The Other Side

Preface to The Other Side

I take a lot of pride in showcasing hockey players journey’s in the game.

Actually I’ve been made fun of or criticized quite a bit for using the term “journey” in my writing and broadcast career so far.

What the hell am I supposed to call it?

I had a journey in the game, I certainly didn’t have a career or play junior hockey.

Sure I played highly competitive provincial hockey, so I get the grind.

I was never a highly touted prospect, I had to work my ass off for everything, so when I use the term journey I understand what that means and the sacrifice it takes to play the game at a high level.

To be brutally honest I cringe at people that yell, scream or quietly criticize players at the junior level.

It f&$king annoys the hell out of me.

You see there’s always the other side.

Maybe I don’t write about it all the time, but you can bet your ass I know about it and feel the players and their families pain when things don’t go as planned.

A colleague of mine at school, gave me a book in mid June.

We talk hockey a lot, him and I don’t always see eye to eye on the game and that’s perfectly fine, I respect him a lot.

The book he gave me was “Selling the Dream” by Ken Campbell.

I haven’t cracked it yet.

To be honest, I’m scared to.

I love to showcase players, their families and all the sacrifices it has taken them to get them to this point of their career, but am I selling the dream?

Am I too positive?

Am I too positive in my projections in the game?

Am I painting an unrealistic picture?

I’ve written a lot of feel good stories over the years and I’ve written some dark pieces about the game, but am I still selling an unattainable dream?

I’ve always been a very reflective person.

I don’t take things for granted or take things lightly.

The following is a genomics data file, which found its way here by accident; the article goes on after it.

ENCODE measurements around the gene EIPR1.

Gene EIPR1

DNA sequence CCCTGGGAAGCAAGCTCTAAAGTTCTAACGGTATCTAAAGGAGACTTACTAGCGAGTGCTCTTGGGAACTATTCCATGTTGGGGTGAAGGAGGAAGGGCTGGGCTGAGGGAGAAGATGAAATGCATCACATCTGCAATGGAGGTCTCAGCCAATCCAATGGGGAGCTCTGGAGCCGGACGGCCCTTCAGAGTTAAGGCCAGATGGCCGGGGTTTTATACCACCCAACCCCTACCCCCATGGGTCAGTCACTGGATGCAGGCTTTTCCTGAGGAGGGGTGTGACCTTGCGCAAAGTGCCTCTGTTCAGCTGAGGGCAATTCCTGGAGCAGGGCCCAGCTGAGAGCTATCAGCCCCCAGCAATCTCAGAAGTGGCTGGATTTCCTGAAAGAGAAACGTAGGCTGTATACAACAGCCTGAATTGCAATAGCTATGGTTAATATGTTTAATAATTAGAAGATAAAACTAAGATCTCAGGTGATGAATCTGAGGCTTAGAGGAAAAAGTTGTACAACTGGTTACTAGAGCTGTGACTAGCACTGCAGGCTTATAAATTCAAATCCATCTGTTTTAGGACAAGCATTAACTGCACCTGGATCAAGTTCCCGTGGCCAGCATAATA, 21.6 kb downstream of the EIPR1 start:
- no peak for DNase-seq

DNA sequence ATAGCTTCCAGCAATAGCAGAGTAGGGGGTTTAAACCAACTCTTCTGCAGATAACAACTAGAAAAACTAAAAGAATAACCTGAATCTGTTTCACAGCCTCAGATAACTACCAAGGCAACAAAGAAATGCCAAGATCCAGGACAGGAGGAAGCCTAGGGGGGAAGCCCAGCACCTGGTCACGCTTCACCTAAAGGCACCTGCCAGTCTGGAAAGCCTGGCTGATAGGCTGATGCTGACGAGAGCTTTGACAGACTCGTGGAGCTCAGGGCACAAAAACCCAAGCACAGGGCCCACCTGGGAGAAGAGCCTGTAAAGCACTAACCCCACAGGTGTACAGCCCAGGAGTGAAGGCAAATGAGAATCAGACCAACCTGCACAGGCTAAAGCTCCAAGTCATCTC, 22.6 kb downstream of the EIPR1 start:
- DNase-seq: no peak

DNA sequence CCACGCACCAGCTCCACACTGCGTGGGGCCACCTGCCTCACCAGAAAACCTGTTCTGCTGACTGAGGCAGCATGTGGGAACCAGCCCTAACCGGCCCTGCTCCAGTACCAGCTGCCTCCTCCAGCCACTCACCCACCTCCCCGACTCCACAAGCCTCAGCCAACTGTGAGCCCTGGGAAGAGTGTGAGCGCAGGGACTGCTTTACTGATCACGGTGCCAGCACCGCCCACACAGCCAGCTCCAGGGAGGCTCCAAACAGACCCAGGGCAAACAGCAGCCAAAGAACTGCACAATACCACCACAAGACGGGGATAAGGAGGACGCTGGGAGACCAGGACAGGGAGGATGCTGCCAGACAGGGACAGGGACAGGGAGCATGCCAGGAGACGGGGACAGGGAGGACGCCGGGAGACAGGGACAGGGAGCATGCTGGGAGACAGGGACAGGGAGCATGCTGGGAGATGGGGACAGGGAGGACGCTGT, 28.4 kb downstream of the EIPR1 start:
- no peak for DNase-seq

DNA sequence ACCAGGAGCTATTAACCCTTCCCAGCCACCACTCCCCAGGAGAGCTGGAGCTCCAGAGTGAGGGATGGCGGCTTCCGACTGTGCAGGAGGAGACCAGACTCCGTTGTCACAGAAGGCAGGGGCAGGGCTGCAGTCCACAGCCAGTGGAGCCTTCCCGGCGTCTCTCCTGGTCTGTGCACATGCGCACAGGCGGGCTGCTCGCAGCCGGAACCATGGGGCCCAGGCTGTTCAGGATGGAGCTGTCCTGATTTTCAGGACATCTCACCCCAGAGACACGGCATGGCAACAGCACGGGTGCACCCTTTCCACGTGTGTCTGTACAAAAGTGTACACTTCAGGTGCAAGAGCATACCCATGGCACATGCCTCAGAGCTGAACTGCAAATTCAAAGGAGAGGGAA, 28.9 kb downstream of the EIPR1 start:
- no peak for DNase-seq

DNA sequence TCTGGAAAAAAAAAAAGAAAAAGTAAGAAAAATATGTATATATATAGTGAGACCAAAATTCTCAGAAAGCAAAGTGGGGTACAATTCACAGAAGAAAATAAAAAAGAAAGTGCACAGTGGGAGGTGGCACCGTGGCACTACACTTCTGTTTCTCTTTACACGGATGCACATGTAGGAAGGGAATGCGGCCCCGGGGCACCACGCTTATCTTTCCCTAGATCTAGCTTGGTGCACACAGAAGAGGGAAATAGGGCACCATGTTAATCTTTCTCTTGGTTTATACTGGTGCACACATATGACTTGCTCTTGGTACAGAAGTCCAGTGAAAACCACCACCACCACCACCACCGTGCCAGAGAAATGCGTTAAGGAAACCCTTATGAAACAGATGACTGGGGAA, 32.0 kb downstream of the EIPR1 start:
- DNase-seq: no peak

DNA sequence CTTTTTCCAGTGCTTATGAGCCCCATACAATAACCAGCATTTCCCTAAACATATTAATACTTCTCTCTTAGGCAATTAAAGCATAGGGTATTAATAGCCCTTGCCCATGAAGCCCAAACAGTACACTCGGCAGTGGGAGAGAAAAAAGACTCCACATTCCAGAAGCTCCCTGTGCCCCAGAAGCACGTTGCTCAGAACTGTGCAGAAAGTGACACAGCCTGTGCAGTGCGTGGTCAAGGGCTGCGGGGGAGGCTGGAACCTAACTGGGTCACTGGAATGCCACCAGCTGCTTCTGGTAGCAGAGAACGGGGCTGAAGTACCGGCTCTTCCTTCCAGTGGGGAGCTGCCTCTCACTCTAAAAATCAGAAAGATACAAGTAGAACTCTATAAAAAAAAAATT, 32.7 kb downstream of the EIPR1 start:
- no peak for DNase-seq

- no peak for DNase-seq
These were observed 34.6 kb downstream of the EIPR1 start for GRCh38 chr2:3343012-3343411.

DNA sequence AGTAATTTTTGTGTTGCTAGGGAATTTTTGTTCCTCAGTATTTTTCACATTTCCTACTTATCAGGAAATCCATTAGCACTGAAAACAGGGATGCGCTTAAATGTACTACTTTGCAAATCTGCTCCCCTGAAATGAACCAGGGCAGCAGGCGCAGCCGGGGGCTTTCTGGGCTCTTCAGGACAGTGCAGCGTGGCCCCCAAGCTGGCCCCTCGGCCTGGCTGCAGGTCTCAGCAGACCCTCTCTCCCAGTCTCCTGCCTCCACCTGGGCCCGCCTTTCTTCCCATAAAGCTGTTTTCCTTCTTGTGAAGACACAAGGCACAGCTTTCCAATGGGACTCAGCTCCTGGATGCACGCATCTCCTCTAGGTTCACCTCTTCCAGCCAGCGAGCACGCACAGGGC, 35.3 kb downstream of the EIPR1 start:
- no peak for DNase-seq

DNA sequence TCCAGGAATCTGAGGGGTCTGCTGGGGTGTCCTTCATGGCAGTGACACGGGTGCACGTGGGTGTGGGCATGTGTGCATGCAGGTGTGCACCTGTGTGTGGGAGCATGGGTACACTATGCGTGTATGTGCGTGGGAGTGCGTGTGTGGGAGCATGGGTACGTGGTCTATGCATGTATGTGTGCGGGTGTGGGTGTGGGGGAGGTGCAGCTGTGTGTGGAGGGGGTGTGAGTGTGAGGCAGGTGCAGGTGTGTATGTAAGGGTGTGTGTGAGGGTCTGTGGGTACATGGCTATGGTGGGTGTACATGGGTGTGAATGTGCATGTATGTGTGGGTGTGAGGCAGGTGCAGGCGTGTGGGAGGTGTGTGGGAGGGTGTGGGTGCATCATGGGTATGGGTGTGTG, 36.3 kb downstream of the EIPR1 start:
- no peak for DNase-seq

A matter of fact one of mine nicknames in high school was “Old Man Eagles” because I didn’t drink or party, I didn’t take any risks.

I guess I was too mature back then, or the odd one out. I guess doing stupid shit didn’t appeal to me.

I’ve learned a lot about myself and others through my path in the game and the roles that I have within it.

It’s an honour to write, broadcast and scout.

I absolutely love it, it’s a dream come true, but I’ve taken an optimistic approach to every aspect of the game that I’m involved with. If that makes me a salesman, so be it.

You see my longtime friend and colleague wanted me to see the other side and that’s perfectly fine.

In my opinion there’s a big difference between salesman, honest scout, analyst and writer.

Perhaps I do need to write more articles about the other side of the game, or the players that don’t have the success or underachieve?

Maybe I should kick a player and his/her family when their down?

That’s the type of negativity that sells right, tons of pageviews, retweets and controversy.

That’s what everyone wants nowadays right?

Well, f$&k that.

I’ll never go down that route as a writer, broadcaster or scout.

I feel compelled to tell the stories from the other side of the game the right way, not with a negative slant.